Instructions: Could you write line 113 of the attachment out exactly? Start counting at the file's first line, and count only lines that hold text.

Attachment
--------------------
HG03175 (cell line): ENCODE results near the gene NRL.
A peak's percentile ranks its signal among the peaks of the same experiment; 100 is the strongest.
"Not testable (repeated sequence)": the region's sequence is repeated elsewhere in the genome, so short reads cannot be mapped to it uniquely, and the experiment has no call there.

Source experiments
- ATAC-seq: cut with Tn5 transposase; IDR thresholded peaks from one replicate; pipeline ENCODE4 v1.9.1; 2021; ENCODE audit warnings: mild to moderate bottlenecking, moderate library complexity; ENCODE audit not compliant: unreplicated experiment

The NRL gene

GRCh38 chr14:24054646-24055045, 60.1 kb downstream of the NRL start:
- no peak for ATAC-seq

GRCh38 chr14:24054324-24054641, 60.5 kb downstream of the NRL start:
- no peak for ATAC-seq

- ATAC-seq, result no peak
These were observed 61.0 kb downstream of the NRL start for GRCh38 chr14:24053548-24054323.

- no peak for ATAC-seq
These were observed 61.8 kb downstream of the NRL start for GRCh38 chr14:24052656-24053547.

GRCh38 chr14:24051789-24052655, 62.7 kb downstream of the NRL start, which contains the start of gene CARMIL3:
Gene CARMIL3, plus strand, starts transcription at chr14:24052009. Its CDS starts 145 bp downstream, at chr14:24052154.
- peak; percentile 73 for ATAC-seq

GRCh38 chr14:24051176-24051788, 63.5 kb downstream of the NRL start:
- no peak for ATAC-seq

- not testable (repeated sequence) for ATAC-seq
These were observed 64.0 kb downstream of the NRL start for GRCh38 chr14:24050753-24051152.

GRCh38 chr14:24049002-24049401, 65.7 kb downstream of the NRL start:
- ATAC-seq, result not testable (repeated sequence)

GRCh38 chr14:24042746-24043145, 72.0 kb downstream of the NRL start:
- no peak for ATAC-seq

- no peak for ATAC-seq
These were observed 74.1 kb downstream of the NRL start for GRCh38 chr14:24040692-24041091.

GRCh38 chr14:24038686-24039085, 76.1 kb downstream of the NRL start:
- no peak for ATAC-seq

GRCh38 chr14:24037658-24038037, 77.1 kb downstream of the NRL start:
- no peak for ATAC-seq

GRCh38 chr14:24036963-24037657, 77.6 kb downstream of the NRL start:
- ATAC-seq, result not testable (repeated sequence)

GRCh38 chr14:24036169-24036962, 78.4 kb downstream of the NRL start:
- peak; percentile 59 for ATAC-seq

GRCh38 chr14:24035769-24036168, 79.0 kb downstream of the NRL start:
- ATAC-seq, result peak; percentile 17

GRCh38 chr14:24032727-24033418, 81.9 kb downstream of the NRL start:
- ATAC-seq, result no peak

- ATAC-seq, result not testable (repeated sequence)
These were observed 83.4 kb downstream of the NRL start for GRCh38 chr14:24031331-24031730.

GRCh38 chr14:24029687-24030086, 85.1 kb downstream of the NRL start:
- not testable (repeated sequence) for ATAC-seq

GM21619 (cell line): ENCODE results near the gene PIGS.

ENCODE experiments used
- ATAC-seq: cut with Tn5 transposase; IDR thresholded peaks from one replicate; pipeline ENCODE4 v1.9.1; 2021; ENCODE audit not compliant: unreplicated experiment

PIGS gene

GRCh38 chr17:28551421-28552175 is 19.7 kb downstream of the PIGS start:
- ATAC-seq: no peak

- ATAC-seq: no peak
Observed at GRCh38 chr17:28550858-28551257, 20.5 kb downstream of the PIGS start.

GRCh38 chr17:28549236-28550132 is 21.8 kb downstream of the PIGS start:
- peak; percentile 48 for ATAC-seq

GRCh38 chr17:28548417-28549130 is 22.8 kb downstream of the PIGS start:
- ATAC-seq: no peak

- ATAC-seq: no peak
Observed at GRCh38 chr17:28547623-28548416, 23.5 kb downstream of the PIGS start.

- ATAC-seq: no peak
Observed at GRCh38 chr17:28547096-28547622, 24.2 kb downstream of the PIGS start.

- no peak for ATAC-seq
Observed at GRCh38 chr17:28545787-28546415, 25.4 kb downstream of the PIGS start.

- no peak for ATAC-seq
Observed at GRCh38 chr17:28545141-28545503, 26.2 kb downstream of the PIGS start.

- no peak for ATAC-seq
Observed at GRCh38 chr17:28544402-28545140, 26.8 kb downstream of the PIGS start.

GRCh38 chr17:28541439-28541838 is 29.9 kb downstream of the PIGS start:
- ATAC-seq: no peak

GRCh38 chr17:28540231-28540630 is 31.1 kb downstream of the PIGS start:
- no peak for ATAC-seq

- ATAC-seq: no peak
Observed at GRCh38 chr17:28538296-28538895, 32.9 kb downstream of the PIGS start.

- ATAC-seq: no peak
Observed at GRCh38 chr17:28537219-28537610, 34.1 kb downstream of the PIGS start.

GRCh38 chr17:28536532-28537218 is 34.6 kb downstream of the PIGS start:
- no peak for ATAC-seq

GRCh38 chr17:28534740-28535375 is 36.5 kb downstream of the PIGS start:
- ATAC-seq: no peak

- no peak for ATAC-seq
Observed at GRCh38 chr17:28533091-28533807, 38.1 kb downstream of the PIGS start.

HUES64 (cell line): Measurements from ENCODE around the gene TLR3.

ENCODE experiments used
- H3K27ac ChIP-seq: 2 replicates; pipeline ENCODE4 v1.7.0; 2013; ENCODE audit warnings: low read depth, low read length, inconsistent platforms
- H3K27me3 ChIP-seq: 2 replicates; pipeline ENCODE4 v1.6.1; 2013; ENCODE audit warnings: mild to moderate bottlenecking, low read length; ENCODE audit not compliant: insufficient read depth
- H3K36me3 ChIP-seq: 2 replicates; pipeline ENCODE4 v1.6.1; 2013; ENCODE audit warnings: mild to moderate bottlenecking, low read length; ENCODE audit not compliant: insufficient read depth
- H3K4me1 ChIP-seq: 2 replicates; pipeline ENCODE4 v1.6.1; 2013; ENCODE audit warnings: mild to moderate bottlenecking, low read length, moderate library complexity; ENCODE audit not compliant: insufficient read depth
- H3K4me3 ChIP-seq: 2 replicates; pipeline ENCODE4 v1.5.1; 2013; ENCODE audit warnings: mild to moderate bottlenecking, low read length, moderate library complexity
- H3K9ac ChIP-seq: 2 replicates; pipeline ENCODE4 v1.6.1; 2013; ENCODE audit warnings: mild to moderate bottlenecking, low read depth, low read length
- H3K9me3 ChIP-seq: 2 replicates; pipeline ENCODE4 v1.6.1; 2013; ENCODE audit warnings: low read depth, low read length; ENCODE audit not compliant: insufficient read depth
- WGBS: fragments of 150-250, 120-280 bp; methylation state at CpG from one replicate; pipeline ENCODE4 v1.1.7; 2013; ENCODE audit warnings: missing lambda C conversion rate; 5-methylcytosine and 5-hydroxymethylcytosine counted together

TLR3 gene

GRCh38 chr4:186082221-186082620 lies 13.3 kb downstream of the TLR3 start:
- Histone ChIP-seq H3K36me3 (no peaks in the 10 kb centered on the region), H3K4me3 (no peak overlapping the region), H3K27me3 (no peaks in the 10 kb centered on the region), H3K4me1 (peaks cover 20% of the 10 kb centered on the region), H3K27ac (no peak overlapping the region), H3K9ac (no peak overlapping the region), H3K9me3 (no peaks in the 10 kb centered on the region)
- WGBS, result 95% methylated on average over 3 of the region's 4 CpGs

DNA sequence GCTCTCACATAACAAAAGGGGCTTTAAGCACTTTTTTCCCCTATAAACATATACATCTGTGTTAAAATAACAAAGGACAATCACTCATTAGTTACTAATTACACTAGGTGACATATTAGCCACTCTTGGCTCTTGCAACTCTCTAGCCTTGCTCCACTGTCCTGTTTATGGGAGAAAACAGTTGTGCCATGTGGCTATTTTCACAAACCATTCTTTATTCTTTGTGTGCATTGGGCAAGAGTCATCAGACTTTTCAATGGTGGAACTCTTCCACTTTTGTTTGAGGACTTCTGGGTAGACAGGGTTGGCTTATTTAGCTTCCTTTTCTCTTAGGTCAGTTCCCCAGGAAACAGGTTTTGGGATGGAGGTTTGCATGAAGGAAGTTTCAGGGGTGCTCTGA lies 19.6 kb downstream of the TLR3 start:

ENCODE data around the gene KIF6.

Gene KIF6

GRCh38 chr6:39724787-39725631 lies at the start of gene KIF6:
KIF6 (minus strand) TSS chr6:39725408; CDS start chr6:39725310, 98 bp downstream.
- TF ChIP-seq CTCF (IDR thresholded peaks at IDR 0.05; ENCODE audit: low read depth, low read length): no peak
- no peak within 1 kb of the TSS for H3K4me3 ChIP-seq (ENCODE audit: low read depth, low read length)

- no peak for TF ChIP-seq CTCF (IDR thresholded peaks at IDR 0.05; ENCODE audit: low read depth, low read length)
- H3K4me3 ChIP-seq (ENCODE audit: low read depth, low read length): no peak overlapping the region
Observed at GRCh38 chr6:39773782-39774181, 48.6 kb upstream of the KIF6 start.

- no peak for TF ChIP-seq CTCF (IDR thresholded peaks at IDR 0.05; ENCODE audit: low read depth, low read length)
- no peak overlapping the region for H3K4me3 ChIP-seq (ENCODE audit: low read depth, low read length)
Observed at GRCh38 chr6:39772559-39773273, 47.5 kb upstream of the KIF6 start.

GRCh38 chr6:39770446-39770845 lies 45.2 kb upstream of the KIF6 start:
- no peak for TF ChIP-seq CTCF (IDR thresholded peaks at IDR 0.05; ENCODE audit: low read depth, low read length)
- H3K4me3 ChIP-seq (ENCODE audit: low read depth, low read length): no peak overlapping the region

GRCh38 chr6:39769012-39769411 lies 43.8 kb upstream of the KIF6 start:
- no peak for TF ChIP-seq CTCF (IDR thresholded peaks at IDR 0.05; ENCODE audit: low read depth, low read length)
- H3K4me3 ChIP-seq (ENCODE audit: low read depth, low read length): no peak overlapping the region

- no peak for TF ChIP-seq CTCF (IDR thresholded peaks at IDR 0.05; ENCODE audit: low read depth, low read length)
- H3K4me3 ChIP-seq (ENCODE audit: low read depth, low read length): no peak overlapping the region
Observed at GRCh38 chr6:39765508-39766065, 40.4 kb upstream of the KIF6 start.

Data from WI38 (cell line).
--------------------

- no peak for TF ChIP-seq CTCF (IDR thresholded peaks at IDR 0.05; ENCODE audit: low read depth, low read length)